J. Edgar is a biopic directed by Clint Eastwood that simultaneously documents the life of J. Edgar Hoover (Leonardo Di Caprio) and the creation of the FBI. Hoover manages to transform a small bureau of intelligence into the powerful, nationwide office that it is now by manipulating American fears towards communism. However, the film’s main focus is not on this development but the destructive, oppressive effect the idea of serving your country has on Hoover’s own happiness.
J. Edgar could easily have become another propagandistic film about the development of the American political system that criticised all cultures and systems that differ from America’s. IMDB describes J. Edgar Hoover as a character who was ‘feared and admired, reviled and revered’, a perfect authoritarian figure to play the protagonist of another Hollywood blockbuster in our time of fear and need for a strong government. From the synopsis one might envision this film being akin to Public Enemies or other fast paced, highly strung dramas. In reality it has a documentary feel in its slow pace and delicate attention to detail. This technique allows Eastwood to really build up to the climax at the end which can easily be described as a twist. It closes the focus down from a national one to a very personal, emotional one as the audience are forced to realise the emotional cost of J. Edgar’s dedication to his country. This film is not about the ultimate success of such famous historical figures but about the ultimate suffering and failure of their private relationships, sexuality and happiness under the weight of repression.
The trailer for J. Edgar provides a case in point example of the manipulation of the subject matter of films by advertising teams. The fast-paced piano music and snapshots of rioting, explosions, illegal activities, well-known political figures and passionate dialogue don’t reflect this film’s true style. Edgar’s concluding line in the trailer, “It’s time this nation learnt the difference between hero and villain. Even great men can be corrupted,” indicates that it may indeed be a propagandistic American film. However, you will find that even the most expectant viewer will be pleasantly surprised by the final scene of J. Edgar. It could even be said that the trailer adds to one of the main points of the film: that you can’t trust anyone’s representation of an event or series of events as they are all snapshots melded together in a way that suits each individual. I won’t give any more away but this realisation comes across effectively over the course of the film.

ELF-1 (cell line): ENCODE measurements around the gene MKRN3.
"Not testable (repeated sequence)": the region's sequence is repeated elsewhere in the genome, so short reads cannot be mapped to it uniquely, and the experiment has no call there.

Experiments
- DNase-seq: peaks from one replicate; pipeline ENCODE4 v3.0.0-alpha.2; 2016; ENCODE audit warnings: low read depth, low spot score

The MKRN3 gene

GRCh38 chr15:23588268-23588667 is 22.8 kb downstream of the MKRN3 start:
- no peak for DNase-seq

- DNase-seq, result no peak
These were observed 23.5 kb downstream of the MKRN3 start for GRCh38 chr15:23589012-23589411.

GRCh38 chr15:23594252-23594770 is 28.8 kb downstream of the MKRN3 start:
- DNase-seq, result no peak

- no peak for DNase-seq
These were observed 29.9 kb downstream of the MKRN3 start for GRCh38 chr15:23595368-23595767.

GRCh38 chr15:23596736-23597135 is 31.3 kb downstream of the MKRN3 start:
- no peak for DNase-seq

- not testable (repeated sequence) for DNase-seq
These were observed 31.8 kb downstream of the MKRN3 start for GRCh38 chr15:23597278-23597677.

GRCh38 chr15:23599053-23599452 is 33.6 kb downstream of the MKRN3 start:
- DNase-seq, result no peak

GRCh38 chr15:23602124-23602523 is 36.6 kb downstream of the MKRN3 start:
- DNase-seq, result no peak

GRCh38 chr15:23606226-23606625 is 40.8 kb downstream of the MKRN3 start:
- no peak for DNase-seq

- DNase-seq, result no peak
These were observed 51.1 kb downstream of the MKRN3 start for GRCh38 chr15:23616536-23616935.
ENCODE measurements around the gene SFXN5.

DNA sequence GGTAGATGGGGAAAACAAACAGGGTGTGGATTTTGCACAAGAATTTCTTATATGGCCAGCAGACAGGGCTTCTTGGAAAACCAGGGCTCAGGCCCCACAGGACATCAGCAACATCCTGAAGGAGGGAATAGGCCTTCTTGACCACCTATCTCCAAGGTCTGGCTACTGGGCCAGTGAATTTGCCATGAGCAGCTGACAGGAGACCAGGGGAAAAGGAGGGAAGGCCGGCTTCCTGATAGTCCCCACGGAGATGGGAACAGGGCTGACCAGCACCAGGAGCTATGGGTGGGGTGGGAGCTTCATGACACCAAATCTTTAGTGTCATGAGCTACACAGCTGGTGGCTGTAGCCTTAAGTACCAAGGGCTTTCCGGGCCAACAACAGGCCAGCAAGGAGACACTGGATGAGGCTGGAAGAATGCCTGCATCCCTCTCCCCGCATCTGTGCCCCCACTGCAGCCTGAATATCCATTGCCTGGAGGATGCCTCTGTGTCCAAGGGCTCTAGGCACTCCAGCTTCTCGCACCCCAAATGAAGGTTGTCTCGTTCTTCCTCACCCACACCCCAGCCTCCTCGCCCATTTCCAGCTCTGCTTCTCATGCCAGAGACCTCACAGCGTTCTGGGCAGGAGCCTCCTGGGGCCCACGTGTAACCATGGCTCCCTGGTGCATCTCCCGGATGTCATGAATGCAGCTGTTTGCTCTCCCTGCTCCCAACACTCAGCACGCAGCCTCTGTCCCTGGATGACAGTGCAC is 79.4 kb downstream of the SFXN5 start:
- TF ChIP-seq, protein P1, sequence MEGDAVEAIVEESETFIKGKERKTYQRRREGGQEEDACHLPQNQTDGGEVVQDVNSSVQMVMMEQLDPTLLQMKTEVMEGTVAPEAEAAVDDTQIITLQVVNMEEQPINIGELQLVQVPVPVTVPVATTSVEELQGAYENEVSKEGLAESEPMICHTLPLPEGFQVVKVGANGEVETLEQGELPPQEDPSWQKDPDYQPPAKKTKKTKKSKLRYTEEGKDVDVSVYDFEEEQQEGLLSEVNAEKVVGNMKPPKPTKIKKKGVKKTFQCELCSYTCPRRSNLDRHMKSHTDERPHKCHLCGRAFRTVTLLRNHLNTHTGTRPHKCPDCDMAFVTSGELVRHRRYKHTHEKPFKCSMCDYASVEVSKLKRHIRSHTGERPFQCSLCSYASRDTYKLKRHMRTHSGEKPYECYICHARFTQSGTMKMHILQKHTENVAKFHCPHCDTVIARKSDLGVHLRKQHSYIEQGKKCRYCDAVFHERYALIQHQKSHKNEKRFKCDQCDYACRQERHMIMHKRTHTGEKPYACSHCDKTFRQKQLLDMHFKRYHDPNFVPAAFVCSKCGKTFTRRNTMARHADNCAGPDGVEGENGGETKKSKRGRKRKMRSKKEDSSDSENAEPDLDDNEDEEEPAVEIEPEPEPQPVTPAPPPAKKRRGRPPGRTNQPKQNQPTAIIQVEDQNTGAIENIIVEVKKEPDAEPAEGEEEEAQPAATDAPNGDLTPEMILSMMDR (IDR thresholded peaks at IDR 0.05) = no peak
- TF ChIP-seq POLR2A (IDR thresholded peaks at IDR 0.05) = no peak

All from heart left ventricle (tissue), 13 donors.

Di Caprio, Armie Hammer (Clyde Tolson) and Judy Dench (Anna Marie Hoover) are all spectacular in their roles. The subtle and complex love each of these characters have for one another manages to outshine the intrigue of the true biographical plotline. This film is emotionally heart-wrenching and even the most cynical viewer would struggle to leave it without feeling regret at the repression forced upon J. Edgar by society. Although it is a long film and at points slow, it is definitely worth concentrating on for the bleak and stark realisations that it brings with its conclusion.